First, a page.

I work on Friday evenings and Saturday mornings, so I have nothing to look forward to except extra playground time with the students I see every day during the week. But since I don’t drink lots of sweet coffee drinks every day like I used to, Friday is my day for caramel macchiatos and xiao long bao from the best little vendor in Chung Yuan.
The reason this picture is so vague and far away is because I am too scared to be like, “Can I take a picture?” Instead, I creep around the streets like a nutter taking photos and shuffling away.
Here is another surreptitious photo I took:
“Soup dumplings” are awesome: they’re delicious little meatballs wrapped in a noodley casing that leaks a flavorful broth when you bite into them. And the hot sauce this guys gives away with each box is downright addictive. I’m practically purring by the time I take my first bite. Here’s a picture of my lunch most Fridays:
Also…don’t get mad now, but that box cost NT$50, which is like US$1.66. It’s been the same price since I first went there in 2007 or so. I was having a laugh about how cheap and delicious they were with the owner of this tea shop (scroll down), which I also started frequenting in the late ‘aughts.
“You ever been to Din Tai Fung?” she asked me. That’s a Michelin-starred dumpling restaurant that first opened in Taipei, but now has branches all over the world. Same little soup dumplings, but a lot pricier and you generally have to make reservations weeks in advance or risk standing in line for a long time.
“Yeah! Super expensive and not any better! Actually, I think the ones over there are better.”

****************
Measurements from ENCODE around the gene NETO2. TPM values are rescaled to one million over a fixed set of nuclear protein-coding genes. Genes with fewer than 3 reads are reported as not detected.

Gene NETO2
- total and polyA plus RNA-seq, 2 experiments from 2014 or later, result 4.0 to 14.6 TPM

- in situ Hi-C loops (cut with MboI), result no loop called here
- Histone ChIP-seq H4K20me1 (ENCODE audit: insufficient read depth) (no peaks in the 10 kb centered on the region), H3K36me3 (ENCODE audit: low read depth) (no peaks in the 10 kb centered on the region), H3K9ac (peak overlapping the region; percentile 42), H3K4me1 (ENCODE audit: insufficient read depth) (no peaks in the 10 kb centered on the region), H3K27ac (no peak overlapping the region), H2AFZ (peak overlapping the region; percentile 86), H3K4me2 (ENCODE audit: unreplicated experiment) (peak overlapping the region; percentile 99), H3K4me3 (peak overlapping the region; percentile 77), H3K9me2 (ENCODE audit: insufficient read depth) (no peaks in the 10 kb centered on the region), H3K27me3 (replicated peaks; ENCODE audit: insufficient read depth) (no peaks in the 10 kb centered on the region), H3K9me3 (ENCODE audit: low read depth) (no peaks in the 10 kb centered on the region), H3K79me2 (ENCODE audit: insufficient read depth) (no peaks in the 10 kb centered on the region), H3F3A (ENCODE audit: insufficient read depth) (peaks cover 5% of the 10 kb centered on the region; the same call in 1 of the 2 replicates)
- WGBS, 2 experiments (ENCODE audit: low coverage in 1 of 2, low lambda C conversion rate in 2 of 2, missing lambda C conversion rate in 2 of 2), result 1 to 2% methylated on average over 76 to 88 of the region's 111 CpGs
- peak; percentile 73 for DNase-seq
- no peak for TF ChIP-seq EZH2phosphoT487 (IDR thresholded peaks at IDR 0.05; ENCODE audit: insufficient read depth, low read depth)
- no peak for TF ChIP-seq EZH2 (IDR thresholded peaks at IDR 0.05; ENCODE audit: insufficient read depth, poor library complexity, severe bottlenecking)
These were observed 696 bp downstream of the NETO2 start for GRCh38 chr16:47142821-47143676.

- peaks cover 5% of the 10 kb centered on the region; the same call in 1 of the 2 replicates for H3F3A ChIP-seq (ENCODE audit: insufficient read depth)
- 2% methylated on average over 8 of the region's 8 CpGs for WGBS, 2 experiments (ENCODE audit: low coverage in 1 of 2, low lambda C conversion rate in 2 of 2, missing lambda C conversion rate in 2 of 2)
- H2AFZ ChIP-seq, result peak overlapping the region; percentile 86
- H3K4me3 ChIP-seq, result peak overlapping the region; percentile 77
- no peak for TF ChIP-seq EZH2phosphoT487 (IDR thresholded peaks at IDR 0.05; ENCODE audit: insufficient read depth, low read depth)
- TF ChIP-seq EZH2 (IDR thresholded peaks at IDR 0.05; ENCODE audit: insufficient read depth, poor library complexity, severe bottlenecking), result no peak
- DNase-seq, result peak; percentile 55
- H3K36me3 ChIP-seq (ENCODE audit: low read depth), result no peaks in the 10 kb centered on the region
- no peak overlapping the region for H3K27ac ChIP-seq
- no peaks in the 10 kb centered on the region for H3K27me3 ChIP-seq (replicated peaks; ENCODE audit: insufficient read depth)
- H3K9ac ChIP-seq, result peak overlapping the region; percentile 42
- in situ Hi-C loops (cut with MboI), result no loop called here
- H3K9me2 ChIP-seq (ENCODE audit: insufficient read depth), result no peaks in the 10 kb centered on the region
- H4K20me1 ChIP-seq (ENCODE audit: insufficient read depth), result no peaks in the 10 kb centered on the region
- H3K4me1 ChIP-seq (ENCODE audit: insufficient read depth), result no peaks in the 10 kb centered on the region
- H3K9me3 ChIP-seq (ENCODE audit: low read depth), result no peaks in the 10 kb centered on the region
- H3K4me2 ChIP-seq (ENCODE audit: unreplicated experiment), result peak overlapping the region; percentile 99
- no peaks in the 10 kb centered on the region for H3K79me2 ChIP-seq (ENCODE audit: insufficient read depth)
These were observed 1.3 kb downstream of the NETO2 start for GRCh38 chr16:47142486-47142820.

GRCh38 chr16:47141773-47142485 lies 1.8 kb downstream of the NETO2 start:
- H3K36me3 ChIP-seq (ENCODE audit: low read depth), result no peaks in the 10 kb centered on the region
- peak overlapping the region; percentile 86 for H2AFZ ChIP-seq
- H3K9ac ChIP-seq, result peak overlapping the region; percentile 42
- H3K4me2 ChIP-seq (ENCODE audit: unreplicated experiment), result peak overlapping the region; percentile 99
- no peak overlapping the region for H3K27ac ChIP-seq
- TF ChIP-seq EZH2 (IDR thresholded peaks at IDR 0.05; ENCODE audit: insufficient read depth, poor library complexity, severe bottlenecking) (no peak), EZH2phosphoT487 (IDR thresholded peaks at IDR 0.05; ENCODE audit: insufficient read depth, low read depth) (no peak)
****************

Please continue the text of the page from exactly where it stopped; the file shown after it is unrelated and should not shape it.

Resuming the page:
Here’s the tea shop where I get my iced caramel macchiato to keep me from getting parched while giving my students their Friday spelling tests. Obviously I hid across the street when taking this photo, too:
I was so excited when I came back after four years and found out that not only was this place still open, but they actually have franchises around the city now. My enthusiasm was slightly dampened when the mom/owner recognized me and she was like, “Wow! You got fat! What happened?” and then later when the daughter said, “You’ve been studying Chinese for so long, why is your Chinese still so bad?” At least we still have our favorite tang bao in common…and neither of them were looking none too thin, anyway.
I grab a spring roll from this place (scroll down) for dinner a couple nights a week. Traditional Chinese spring rolls (LOOK AT HOW THEY TRANSLATED IT AS “TRADITIONAL CHINESE BURRITOS” OMG LOL) are thin cakes stuffed mostly with boiled vegetables and just a pinch of pork floss (that’s a thing) and like three shitty little strips of pork. My Chinese friends insist they aren’t bad for you, they cost NT$35 (like about a US dollar), they are crazy filling, and I can get one and finish it off at 7-11 in the short time I have between classes.
I would have liked to get a picture of the store front, but the owner really wanted me to take this picture standing in front of the restaurant. This is me in my awesome teaching clothes. You’re welcome.